State lawmakers have sent a bill to Gov. Jerry Brown that would allow school districts to retroactively award diplomas to high school students who failed the California High School Exit Exam.
The Senate voted 23-14 on Thursday to support Senate Bill 172, which would award diplomas for students who were attempting to graduate as far back as 2006, when the exit exam became a requirement for graduation. The state Assembly had already passed the bill earlier in the week.
The proposed law would only affect students who met all other graduation requirements but could not pass the exit exam. Students would have to contact their individual school districts to determine if they qualify.
The state is no longer administering the exit exam after its contract with the test’s publisher was set to expire in October. May was the last time the exam was given to students.
“A large number of adult students continue to work toward their diploma,” said Sen. Carol Liu, D-La Cañada Flintridge, author of the bill.
Students in adult education were allowed to continue taking the exit exam several times, even years after they were supposed to graduate from high school.
State Sen. Bob Huff, R-San Dimas, and some Republican lawmakers opposed SB 172 because they said it “cheapened” the value of diplomas for students who earned them by passing the exit exam.
“I do believe exit exam has served a noble purpose,” Huff said. “It’s something that we have as measure to show that students have met some sort of requirement. It’s a dumb move (to retroactively award diplomas) and I oppose it.”
SB 172 originally called for the state to suspend the exit exam in the 2015-16, 2016-17 and 2017-18 school years and eliminating it as a graduation requirement during that time. Meanwhile, lawmakers and educators would determine if the state should create a new version that’s aligned with the Common Core State Standards, or eliminate it altogether as a graduation requirement.
Lawmakers added the provision last month to retroactively grant diplomas to any student who met all graduation requirements except for passing the exit exam.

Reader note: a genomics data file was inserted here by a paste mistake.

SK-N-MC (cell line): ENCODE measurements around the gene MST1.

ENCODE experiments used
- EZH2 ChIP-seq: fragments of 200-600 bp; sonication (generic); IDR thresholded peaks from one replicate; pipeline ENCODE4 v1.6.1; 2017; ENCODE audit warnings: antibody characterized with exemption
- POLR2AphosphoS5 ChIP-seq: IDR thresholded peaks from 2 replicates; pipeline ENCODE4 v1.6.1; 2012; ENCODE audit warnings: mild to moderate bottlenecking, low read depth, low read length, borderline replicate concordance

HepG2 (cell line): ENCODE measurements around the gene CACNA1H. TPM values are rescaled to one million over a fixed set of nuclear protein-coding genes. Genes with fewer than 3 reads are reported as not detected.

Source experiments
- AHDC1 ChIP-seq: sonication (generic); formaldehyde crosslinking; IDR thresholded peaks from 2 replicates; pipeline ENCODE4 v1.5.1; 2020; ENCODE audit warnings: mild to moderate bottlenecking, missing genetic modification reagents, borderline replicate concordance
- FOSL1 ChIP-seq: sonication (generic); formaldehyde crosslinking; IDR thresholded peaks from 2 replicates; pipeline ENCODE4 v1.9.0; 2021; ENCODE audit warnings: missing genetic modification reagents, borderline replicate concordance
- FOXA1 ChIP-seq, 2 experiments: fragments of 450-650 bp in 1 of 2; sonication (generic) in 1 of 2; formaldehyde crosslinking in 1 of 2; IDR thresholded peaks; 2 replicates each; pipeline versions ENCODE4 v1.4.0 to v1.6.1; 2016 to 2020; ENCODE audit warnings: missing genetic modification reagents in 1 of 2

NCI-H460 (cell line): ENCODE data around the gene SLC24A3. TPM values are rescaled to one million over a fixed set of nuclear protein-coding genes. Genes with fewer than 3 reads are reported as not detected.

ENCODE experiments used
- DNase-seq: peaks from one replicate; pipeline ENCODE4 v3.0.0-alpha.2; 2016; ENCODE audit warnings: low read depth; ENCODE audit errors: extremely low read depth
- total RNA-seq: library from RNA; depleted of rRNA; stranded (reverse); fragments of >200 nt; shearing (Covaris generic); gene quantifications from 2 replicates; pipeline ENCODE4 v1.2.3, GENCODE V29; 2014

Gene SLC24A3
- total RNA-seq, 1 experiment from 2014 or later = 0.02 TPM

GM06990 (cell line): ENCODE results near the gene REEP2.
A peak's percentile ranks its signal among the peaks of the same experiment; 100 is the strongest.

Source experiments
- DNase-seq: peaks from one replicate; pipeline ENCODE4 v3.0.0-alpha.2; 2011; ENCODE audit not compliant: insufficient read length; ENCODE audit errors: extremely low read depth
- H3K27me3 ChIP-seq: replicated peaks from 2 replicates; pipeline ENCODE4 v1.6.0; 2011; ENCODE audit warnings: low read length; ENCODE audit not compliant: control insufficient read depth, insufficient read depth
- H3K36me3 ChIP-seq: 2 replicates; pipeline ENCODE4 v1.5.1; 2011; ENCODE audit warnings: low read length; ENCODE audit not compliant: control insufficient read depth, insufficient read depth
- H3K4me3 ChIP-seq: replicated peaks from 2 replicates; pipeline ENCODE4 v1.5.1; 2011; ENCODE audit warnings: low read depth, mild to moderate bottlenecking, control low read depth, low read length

Three weeks ago, Gov. Brown signed legislation that exempted students from the graduating class of 2015 from having to take the test in response to a snafu that left thousands of seniors without the ability to take the test in July and in subsequent attempts this fall and spring.
Brown could consider signing SB 172 as early as next week. He has not publicly indicated whether he would support the bill.
Robert Oakes, a spokesman for Liu’s office, said the governor’s office has worked with Liu’s team to add the provision to award retroactive diplomas. Oakes said he anticipates Brown will sign the legislation.
Between 2006 and 2014, nearly 249,000 students, or about 6 percent of test-takers, did not pass the exit exam before the end of their senior year, according to data from the Human Resources Research Organization, or HumRRO, an independent evaluator commissioned by the state to review results of the exit exam each year. That data shows that most of those students also lacked sufficient credits or high enough grades to earn a diploma even if they had passed the exit exam. HumRRO estimates that between 1 and 4 percent of seniors met all graduation requirements except for the exit exam.
Students who failed the exit exam but met all other graduation requirements were often awarded certificates of achievement, a diploma-like document.
Still, many were prevented from applying to some four-year colleges, vocational training programs, or military service or for jobs that required a high school diploma.
If Brown signs the legislation, it would go into effect Jan. 1.
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